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I've been working on a problem with a /dev/null file on an AIX system (just for background it looks as though it was inadvertently deleted and recreated as a normal file by somebody), but in trying to determine what caused the problem, I noticed that the timestamp on it seems to update every minute. I've observed this on several AIX servers at my workplace.

At present I can't entirely rule out this be something specific to the Application being used at my workplace, so I compared with CentOS and Debian based computers at home last night.

The CentOS box, which runs 24 hours, had a mod time on /dev/null of around 4 days ago (during which time it was essentially just being used as a web browser and multimedia player, although it would have had active but essentially unused Apache, MySQL and VMM processes running in the background).

The timestamp on /dev/null on the Debian machine, which was a just booted laptop, pretty much reflected the boot time, but I tested redirecting STDIN from, and STDOUT to it, and the modification time was unchanged (I'm not sure 100% sure if directing data to /dev/null constitutes "writing to it" in the way it would a normal file).

So my question is essentially, could anybody please offer any advice with regards to what circumstances (permissions changes etc.. aside) might cause the timestamp on /dev/null to update?

Thanks very much for any suggestions.

Alex.

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Does AIX have an audit system that you can enable and use to get a log of what/who is changing the file when ? –  Iain Oct 18 '13 at 15:55

1 Answer 1

So my question is essentially, could anybody please offer any advice with regards to what circumstances (permissions changes etc.. aside) might cause the timestamp on /dev/null to update?

On most systems I'm familiar with, exactly the same circumstances that would cause the timestamp on any file to update: Creation (updates ctime), Access (updates atime), or Modification (updates mtime).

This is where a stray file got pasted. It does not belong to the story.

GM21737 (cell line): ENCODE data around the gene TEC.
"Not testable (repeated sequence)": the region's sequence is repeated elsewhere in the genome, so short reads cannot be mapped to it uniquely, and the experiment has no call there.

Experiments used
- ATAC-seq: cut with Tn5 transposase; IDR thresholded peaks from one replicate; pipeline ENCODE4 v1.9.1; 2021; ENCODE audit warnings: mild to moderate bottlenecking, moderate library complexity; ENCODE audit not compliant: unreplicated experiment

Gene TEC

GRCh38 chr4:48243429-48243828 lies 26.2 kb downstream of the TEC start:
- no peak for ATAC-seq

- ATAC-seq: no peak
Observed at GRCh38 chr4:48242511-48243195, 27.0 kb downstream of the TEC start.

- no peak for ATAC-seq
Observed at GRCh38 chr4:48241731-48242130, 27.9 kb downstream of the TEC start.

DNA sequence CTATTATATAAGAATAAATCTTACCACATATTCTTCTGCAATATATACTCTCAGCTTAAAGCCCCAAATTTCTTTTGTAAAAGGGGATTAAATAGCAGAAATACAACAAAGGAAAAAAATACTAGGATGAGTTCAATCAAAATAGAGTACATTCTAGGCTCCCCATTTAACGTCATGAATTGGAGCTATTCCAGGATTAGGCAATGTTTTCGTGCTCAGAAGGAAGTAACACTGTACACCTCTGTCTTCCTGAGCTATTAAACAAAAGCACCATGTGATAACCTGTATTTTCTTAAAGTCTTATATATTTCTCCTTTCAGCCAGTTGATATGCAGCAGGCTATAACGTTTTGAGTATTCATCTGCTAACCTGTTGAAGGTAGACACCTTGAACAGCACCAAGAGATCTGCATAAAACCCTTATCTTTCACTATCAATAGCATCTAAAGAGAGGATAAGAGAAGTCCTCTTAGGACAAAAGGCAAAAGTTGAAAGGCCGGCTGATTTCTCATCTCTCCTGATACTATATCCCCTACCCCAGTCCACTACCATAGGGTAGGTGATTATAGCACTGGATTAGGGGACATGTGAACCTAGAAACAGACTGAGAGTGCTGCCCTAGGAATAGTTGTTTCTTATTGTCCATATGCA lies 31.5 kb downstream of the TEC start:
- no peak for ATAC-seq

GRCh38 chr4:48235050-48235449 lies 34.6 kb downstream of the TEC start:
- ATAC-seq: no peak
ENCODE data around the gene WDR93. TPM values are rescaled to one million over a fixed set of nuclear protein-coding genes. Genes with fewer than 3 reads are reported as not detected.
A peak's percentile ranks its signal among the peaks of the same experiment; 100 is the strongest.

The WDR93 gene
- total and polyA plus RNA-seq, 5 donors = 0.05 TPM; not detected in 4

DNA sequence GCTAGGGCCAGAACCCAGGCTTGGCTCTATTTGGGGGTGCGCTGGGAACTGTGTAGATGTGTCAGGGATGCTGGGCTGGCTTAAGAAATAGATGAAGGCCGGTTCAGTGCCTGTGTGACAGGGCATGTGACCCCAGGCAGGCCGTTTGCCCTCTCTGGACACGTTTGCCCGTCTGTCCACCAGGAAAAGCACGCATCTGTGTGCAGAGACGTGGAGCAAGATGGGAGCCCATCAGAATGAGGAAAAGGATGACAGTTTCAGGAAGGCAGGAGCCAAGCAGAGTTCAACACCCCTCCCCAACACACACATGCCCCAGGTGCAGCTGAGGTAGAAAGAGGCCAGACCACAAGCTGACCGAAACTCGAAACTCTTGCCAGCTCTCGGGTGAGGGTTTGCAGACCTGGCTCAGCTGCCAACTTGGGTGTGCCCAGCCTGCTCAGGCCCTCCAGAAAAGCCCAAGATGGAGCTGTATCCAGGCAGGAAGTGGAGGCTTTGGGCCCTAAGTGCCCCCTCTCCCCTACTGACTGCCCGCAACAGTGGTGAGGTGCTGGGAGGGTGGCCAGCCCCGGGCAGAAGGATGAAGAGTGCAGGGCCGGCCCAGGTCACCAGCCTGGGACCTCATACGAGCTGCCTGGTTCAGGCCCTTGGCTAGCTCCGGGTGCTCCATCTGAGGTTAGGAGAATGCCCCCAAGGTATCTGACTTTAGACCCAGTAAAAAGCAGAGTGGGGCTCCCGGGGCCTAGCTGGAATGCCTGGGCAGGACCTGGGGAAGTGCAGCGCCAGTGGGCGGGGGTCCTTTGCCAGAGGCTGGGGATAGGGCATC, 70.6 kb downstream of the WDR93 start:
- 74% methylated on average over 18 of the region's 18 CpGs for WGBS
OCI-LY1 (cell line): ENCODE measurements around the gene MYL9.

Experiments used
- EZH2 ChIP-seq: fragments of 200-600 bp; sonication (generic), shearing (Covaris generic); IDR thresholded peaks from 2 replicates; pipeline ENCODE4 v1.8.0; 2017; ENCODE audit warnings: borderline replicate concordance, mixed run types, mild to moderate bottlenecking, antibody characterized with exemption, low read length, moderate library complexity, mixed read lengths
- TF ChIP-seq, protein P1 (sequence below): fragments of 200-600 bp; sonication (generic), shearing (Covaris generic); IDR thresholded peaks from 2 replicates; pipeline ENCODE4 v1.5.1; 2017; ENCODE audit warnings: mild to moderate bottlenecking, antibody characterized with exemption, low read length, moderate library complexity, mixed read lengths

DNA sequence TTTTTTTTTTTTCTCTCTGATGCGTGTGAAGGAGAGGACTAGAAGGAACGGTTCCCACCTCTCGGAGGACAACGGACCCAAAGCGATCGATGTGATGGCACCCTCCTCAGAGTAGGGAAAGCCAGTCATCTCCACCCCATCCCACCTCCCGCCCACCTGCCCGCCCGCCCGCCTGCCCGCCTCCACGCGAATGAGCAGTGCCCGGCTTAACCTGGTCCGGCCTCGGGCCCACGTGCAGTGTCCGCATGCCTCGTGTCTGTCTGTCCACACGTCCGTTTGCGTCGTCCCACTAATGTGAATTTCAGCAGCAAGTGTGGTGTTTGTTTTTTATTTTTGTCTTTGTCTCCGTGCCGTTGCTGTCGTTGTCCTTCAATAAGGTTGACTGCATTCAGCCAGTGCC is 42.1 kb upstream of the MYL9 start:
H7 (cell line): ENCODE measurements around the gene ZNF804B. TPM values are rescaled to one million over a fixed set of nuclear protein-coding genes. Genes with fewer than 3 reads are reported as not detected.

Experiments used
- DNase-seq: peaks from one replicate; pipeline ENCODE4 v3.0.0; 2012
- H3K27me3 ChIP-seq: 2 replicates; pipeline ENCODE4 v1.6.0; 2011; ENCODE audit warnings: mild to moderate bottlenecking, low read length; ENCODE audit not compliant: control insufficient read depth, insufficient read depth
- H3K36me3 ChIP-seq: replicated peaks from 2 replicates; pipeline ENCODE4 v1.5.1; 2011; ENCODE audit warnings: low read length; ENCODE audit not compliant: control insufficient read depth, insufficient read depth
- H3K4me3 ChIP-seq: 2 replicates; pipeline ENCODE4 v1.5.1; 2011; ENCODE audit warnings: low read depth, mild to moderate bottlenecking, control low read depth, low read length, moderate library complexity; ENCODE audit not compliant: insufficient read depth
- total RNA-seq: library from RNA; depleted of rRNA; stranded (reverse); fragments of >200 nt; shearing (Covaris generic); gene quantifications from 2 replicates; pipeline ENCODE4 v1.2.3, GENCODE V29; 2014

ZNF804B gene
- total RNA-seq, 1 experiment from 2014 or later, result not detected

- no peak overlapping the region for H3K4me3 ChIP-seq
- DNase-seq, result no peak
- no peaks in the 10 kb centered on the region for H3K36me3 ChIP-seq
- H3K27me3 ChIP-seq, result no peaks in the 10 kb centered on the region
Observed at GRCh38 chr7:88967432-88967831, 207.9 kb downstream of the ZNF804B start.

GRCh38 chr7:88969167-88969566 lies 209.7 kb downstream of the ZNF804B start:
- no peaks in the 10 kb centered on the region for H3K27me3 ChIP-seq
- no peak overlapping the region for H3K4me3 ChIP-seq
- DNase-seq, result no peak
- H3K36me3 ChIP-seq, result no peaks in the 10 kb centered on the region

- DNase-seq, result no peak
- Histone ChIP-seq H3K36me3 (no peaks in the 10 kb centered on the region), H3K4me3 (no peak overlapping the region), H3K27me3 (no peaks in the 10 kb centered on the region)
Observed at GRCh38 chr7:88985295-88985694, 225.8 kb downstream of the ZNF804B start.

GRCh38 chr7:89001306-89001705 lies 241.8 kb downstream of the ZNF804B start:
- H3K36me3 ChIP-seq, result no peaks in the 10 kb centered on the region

• Creation should only happen once, when the device node is created.
  • Access should really only happen in conjunction with Modification in this case(nobody is going to READ /dev/null....)
  • Modification happens every time someone pipes output to /dev/null.

I've no idea why your Debian system doesn't behave this way (though I've verified that the Ubuntu machine on my desk doesn't update the times on /dev/null when I send output there, so it's almost certainly a Linux/Debian thing related to their implementation of devfs).

Your AIX systems should faithfully update times on devices when they're accessed - including /dev/null. BSD (FreeBSD 9.x) behaves similarly, and I believe Solaris does as well but I don't have a Solaris box to test on.


The bigger question you should be asking is "What idiot deleted /dev/null?!" so you can find them and make an example out of them (and obviously if you haven't already you should remove the regular-file /dev/null and recreate the proper device node. A reboot is probably also in order since some programs may be holding the regular-file /dev/null inode open and still writing to it...).

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